"If they can fog a mirror
we'll hire them."
"If their crimes weren't
too bad, we'll give them a job."
"We'll hire whatever applicants
we can get."
Sound familiar? When I hear
statements like that from people who call themselves professionals, I cringe.
The problem is that I have been cringing a lot lately. Low unemployment has
frustrated many employers and managers who are finding that the old ways of
doing things don't cut it anymore.
Sure it's easy to complain
and say that there aren't enough applicants to be overly particular. After all,
low unemployment is real and the excuse is a valid one. It's easy to rationalize
that it isn't the company's fault that economic growth has diminished applicant
pools in terms of both quantity and quality.
However, successful companies
and successful people don't accept excuses, and they won't let rationalizations
cover up their need to deal with formidable challenges. They won't tolerate
the lowering of hiring standards.
Companies that must add
employees to grow and prosper have two choices. They can either:
A. Lower hiring standards,
B. Raise hiring standards
and the effort necessary to achieve those standards.
At first glance, Option
A sounds like the easiest. But is it? Additional time and resources must be
allotted to deal with the increase in problems frequently associated with hiring
- Employee turnover
- Excessive overtime costs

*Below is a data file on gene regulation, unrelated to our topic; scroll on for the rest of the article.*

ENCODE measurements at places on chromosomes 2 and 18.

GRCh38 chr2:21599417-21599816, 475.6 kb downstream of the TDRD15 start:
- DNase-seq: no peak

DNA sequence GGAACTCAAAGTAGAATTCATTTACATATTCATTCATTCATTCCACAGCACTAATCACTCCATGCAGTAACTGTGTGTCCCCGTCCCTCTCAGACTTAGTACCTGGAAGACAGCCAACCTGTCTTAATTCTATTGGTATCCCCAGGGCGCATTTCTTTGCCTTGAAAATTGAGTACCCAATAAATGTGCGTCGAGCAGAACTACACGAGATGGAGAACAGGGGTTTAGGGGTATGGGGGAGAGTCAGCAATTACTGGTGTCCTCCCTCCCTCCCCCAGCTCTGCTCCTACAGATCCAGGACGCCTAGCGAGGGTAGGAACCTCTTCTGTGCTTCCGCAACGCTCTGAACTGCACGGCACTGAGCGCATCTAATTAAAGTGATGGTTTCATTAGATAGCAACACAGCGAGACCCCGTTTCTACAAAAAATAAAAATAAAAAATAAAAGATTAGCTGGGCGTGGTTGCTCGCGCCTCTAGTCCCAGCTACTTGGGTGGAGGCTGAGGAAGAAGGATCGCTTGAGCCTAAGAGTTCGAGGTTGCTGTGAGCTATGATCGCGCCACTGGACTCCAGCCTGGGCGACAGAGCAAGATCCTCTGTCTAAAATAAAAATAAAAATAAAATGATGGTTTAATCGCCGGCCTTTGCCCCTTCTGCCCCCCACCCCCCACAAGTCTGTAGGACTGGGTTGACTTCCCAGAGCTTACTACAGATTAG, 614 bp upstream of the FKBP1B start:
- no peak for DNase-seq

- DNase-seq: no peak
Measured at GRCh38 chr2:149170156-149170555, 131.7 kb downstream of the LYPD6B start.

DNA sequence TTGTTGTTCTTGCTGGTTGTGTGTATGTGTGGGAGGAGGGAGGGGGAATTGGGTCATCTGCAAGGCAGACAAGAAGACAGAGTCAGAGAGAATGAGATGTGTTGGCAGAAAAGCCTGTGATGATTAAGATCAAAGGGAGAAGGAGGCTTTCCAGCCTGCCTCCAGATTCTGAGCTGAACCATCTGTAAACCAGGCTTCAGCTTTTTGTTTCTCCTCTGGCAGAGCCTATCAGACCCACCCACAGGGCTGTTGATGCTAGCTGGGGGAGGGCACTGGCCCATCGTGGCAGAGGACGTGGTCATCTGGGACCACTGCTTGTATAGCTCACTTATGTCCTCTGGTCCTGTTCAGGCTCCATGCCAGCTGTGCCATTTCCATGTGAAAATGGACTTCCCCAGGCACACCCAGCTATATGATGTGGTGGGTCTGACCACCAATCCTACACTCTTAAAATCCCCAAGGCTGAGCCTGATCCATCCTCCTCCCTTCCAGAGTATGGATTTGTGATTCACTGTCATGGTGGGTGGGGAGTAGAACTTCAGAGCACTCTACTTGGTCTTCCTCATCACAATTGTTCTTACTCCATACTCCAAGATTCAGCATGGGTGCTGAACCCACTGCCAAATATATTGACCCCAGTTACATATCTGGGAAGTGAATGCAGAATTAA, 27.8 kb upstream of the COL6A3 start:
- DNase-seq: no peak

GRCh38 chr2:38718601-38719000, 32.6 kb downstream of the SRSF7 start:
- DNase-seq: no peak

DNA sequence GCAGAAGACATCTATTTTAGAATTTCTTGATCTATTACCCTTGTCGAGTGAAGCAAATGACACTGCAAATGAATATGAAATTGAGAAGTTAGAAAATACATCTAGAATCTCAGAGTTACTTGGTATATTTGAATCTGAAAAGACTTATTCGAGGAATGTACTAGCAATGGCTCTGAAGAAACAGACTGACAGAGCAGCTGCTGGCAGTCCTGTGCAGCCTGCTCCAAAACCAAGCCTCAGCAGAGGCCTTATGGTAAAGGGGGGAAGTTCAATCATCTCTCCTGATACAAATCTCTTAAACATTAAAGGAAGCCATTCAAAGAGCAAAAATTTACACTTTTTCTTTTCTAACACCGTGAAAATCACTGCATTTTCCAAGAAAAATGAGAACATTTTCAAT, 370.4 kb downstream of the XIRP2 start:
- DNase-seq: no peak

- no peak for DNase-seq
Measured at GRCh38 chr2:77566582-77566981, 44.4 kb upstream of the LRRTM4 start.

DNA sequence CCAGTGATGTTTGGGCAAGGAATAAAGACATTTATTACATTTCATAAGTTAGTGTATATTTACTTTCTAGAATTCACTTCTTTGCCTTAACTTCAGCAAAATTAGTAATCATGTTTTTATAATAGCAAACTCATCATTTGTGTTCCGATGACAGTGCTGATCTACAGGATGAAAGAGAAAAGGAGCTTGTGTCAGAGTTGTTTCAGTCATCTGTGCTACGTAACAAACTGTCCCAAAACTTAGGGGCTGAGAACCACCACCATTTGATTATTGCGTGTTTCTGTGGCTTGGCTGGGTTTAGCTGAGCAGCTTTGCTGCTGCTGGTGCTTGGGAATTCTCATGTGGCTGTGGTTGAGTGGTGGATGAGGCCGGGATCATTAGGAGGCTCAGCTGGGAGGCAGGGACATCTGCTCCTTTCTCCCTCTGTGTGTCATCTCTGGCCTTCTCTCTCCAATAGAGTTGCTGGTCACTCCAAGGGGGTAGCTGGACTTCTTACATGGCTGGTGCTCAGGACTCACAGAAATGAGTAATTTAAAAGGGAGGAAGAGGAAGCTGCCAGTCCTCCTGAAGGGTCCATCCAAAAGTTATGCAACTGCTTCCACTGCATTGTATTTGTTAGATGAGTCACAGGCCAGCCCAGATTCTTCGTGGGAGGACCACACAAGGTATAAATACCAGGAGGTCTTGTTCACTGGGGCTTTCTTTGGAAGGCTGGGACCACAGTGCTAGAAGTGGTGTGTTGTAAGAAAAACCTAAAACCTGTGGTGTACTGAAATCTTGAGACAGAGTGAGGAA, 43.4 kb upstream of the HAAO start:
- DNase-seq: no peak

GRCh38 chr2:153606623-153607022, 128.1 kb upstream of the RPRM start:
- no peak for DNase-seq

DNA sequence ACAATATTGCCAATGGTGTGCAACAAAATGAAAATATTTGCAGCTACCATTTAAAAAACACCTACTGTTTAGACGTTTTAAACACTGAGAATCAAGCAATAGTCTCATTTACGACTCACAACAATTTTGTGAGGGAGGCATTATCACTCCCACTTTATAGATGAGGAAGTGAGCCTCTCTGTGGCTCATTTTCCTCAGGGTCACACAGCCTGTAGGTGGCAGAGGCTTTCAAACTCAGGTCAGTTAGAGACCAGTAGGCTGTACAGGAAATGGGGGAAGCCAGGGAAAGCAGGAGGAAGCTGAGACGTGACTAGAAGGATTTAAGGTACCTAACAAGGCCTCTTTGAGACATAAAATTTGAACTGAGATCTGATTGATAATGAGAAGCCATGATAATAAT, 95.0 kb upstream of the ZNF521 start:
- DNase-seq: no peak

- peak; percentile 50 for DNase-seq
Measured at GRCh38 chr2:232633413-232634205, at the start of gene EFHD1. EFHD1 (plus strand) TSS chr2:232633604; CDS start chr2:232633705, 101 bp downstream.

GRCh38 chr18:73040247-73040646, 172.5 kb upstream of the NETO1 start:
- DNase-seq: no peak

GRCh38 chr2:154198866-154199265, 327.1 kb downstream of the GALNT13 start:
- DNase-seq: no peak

(caused by absenteeism and tardiness)
- Fraudulent workers' compensation
- Employee theft
- Lost clients due to incompetence
- Negligent hiring lawsuits
- And more . . .
Option B sounds a bit unrealistic,
if not radical, given these challenging times. Or does it? Who says that employers
can't compete for applicants in the same way they compete for new clients? Who
says that employers can't work as hard to keep employees as they do to keep
Just like Option A, this
approach would obviously require additional work and investment. However, quality
always costs less in the long run. For a fraction of the headaches and costs
associated with hiring mistakes caused by Option A, companies could:
- Invest more in recruiting
(promote the company, available positions, and benefits).
- Invest more in selecting
the best candidates (use preemployment screening and skill, attitude, and
personality testing, etc.).
- Invest more in retaining
The clock is ticking. What
are you going to do?